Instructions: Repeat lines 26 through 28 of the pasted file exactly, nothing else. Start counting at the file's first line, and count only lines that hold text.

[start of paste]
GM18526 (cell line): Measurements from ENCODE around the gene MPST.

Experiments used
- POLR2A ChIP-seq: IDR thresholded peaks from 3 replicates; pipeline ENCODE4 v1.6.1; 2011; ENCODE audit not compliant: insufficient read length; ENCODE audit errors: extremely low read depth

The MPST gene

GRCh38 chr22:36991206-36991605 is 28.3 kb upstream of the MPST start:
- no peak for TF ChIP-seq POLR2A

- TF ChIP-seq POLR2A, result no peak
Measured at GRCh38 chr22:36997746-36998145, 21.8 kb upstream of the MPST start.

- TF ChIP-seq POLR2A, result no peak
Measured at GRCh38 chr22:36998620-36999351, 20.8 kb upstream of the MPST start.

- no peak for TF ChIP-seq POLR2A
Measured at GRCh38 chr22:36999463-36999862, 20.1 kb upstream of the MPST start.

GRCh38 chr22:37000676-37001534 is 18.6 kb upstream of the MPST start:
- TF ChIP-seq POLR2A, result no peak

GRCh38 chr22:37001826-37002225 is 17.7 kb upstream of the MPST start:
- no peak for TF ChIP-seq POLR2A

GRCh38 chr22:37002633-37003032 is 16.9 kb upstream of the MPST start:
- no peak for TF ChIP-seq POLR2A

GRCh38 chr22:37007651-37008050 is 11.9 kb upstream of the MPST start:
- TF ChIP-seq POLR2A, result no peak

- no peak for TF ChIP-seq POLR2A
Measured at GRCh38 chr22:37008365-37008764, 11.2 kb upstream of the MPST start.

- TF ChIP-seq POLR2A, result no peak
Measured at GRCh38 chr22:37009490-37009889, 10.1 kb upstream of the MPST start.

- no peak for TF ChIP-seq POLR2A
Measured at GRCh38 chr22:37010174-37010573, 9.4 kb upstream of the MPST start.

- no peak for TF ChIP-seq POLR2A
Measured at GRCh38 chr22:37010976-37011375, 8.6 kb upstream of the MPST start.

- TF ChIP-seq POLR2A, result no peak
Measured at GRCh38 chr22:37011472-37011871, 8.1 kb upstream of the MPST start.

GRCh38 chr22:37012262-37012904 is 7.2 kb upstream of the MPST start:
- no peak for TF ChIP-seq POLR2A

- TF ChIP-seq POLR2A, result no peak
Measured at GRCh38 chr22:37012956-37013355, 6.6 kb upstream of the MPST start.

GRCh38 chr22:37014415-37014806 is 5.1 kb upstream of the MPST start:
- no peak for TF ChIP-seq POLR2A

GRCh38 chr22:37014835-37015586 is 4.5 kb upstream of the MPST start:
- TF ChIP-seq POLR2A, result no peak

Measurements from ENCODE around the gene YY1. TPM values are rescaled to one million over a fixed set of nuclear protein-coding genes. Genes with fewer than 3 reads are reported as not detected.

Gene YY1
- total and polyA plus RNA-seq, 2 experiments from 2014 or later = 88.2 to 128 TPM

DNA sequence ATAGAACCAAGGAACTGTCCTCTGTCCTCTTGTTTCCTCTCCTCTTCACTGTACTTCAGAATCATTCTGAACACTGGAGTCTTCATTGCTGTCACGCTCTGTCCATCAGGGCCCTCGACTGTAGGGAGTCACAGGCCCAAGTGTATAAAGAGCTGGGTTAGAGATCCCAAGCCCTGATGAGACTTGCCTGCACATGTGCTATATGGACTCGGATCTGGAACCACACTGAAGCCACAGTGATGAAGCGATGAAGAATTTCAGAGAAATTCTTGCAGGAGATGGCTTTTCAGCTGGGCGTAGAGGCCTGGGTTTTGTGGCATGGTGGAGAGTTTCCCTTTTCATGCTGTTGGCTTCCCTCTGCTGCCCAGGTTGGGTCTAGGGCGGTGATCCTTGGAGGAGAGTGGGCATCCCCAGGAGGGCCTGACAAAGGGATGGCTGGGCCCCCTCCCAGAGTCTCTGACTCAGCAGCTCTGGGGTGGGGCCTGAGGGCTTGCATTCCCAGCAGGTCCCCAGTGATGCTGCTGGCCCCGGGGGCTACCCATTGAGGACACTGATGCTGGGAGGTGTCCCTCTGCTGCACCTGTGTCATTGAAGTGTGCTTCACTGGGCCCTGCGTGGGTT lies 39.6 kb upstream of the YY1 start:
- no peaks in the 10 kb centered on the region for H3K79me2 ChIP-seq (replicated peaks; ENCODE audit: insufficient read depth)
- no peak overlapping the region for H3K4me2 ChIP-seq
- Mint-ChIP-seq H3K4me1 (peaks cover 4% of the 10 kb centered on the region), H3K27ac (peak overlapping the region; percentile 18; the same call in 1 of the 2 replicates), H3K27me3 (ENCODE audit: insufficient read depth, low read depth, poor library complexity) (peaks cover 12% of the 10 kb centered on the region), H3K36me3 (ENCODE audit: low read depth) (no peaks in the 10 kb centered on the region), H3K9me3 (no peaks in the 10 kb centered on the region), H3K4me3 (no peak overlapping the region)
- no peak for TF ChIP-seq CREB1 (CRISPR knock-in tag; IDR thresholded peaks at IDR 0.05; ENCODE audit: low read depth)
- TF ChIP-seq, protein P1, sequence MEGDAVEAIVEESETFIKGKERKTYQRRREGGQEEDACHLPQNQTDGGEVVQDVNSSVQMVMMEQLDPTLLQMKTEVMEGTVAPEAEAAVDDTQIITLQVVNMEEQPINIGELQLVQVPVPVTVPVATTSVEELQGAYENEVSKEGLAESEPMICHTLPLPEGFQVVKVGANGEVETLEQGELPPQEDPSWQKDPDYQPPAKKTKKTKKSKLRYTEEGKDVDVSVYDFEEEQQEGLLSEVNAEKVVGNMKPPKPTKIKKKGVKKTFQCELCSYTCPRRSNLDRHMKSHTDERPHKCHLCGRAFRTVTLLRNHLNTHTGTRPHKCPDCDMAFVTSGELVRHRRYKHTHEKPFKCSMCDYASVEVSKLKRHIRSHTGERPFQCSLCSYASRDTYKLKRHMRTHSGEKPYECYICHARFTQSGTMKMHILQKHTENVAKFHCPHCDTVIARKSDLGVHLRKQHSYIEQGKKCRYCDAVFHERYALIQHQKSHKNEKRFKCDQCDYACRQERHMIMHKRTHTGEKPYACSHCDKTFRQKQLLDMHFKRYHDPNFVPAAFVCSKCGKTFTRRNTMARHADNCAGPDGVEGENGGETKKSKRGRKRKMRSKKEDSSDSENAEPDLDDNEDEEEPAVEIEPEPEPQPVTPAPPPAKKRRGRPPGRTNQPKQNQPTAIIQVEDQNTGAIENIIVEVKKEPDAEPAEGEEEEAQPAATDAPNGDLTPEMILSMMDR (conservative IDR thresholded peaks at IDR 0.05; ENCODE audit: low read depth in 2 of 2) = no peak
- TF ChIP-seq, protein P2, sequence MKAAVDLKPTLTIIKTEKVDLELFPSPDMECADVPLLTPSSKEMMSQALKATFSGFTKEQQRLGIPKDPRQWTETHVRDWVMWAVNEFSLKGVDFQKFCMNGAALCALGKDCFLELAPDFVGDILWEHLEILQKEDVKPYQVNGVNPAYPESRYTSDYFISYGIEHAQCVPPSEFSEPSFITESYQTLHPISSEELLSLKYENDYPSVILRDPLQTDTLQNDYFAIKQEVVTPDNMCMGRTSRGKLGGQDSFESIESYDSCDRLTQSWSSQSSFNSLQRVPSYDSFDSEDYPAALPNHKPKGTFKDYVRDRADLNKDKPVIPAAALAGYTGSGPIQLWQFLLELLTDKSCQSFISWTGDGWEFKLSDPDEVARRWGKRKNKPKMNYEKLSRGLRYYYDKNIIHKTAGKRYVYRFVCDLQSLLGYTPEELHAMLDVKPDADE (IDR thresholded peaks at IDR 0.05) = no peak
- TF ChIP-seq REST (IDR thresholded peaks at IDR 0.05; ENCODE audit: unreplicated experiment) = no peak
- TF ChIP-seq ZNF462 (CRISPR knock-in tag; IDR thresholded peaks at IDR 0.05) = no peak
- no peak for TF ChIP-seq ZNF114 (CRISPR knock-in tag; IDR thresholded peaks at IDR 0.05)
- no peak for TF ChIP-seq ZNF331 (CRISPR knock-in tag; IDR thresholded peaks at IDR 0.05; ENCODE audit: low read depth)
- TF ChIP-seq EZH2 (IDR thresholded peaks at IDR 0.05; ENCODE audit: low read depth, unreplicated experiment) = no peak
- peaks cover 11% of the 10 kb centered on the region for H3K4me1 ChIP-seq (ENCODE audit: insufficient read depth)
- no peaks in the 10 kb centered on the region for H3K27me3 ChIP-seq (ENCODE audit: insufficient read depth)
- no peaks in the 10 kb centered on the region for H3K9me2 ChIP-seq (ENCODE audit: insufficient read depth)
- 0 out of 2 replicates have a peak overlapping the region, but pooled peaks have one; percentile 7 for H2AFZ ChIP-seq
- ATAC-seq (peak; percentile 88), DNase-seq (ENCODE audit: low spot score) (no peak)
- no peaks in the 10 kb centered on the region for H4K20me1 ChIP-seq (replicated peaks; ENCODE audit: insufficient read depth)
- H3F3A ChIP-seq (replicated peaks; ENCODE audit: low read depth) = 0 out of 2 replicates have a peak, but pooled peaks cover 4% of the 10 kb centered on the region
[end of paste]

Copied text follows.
Measured at GRCh38 chr22:37010174-37010573, 9.4 kb upstream of the MPST start.

- no peak for TF ChIP-seq POLR2A
Measured at GRCh38 chr22:37010976-37011375, 8.6 kb upstream of the MPST start.